Soft Hyphens

A soft hyphen (U+00AD, ­) is a type of hyphen used to specify a place in text where a hyphenated break is allowed without forcing a line break in an inconvenient place if the text is re-flowed. Recently I had to deal with the questions of how to handle soft hyphens in a web-based application and quickly discovered that soft hyphens were not as simple a topic as I initially thought.

Why should a web developer care one iota about soft hyphens? It is because the use of soft hyphens, while not yet universal, is becoming more common in languages other than English, e.g. German. The reason for this is that longer words that cannot be automatically hyphenated by a browser as necessary lead to ugly layout, especially when there’s not a lot of horizontal space.

HTML recognizes two types of hyphens: the plain hyphen and the soft hyphen. The plain hyphen should be interpreted by a browser as just another character. The soft hyphen tells the user agent where a line break may occur. Browsers that support soft hyphens must observe the following semantics: If a line is broken at a soft hyphen, a hyphen character must be displayed at the end of the first line. If a line is not broken at a soft hyphen, the user agent must not display a hyphen character. For operations such as searching and sorting, the soft hyphen should always be ignored. Soft hyphens are represented by the HTML equivalent character “­” and rendered by a graphic symbol that’s identical to a standard hyphen (-).

Unfortunately not all standards agree on what a soft hyphen is. According to ISO Latin 1 (ISO 8859-1), it is a visible hyphen. According to the Unicode standard, it is a hidden hyphenation hint. The HTML 4 specification also defines a soft hyphen to be a hyphenation hint. This conflict of standards has lead to various interpretations of the soft hyphen by application developers.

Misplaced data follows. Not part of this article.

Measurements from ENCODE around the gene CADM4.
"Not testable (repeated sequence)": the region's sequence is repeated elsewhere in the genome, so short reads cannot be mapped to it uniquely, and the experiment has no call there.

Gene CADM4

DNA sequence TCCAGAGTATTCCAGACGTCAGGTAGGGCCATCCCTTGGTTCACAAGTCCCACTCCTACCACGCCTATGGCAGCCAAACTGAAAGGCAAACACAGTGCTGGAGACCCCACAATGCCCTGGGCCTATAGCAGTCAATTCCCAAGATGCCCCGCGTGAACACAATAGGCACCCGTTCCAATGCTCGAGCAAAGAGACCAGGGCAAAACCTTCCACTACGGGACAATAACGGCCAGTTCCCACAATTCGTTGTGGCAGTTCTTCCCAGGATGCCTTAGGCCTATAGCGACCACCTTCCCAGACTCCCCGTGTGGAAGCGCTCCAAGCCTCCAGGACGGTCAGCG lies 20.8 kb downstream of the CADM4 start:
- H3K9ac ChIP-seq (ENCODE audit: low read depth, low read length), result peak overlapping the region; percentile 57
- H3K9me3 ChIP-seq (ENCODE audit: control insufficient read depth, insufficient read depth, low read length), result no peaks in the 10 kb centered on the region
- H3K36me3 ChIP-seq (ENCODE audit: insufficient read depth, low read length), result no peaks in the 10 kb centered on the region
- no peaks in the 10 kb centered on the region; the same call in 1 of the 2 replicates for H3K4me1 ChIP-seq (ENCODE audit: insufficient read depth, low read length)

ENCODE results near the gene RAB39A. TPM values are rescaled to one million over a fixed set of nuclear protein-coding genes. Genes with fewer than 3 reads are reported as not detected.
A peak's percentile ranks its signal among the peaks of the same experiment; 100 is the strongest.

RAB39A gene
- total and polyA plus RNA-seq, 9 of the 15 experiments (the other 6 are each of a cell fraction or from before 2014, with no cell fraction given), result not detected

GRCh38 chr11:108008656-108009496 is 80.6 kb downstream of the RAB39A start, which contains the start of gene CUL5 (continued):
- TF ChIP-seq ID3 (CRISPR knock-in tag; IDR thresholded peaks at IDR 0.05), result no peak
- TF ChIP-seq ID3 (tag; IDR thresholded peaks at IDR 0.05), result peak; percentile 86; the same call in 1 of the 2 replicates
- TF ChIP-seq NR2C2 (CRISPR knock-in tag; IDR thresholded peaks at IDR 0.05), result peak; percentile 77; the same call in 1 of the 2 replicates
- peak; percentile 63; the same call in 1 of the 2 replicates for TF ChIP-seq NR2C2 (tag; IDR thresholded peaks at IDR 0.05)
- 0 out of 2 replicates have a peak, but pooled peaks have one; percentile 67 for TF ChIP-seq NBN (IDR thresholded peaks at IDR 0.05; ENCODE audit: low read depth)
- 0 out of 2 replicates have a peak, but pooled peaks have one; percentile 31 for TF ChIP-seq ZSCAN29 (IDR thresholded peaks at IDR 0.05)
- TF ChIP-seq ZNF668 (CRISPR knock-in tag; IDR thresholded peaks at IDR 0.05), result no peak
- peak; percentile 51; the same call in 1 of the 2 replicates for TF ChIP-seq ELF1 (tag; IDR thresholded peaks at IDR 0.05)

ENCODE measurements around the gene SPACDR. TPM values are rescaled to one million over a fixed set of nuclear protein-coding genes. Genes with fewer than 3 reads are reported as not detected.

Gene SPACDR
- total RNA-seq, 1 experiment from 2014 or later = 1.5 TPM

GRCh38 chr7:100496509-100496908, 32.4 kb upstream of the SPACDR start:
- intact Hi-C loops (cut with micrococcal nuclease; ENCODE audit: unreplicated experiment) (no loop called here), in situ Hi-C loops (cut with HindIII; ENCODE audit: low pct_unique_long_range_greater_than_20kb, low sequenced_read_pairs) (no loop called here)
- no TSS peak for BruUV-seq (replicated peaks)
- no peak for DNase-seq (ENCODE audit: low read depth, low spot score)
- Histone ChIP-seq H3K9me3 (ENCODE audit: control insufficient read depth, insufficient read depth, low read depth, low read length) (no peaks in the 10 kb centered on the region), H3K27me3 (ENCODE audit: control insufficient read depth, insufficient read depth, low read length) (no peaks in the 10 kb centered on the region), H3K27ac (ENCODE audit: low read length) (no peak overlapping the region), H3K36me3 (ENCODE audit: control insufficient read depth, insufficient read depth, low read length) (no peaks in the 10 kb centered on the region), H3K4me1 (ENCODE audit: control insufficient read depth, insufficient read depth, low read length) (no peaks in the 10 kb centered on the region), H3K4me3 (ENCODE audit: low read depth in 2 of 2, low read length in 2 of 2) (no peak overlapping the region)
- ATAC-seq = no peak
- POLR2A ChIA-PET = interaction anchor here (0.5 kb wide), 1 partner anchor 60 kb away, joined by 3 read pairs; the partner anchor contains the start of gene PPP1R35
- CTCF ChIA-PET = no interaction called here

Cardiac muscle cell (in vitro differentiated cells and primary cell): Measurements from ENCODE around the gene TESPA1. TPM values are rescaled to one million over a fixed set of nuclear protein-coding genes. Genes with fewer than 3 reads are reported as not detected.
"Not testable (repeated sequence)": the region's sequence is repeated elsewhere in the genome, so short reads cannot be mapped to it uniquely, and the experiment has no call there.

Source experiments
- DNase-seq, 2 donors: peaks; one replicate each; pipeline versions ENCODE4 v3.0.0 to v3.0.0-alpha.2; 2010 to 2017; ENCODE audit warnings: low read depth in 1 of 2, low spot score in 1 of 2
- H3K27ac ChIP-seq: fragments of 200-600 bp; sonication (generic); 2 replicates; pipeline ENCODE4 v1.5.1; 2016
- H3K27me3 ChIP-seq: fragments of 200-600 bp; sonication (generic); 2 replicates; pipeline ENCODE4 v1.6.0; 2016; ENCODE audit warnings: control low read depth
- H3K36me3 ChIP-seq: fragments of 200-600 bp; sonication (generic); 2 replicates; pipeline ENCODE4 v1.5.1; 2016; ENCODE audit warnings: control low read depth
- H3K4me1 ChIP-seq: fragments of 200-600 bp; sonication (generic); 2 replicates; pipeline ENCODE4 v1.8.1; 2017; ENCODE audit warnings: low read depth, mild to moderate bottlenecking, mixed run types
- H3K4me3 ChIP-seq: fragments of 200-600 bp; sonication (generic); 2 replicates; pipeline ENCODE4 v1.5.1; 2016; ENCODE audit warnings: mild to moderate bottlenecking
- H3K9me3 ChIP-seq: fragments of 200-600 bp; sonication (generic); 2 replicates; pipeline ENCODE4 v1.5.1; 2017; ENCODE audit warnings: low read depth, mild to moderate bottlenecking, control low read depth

The Unicode FAQ includes the following:

Q: Unicode now treats the SOFT HYPHEN as format control (Cf) character when formerly it was a punctuation character (Pd). Doesn’t this break ISO 8859-1 compatibility?

A: No. The ISO 8859-1 standard defines the SOFT HYPHEN as “[a] graphic character that is imaged by a graphic symbol identical with, or similar to, that representing hyphen” (section 6.3.3), but does not specify details of how or when it is to be displayed, nor other details of its semantics. The soft hyphen has had a long history of legacy implementation in two or more incompatible ways.

Unicode clarifies the semantics of this character for Unicode implementations, but this does not affect its usage in ISO 8859-1 implementations. Processes that convert back and forth may need to pay attention to semantic differences between the standards, just as for any other character.

In a terminal emulation environment, particularly in ISO-8859-1 contexts, one could display the soft hyphen as a hyphen in all circumstances. The change in semantics of the Unicode character does not require that implementations of terminal emulators in other environments, such as ISO 8859-1, make any change in their current behavior.

By the way, the Unicode standard specifies other types of hyphens including two nonbreaking hyphen characters: U+2011 non-breaking hyphen and U+0F0C tibetan mark delimiter tsheg bstar. See Table 6.3 of the Unicode standard for a full list of hyphen or hyphen-like characters. You will be surprised by how many there are!

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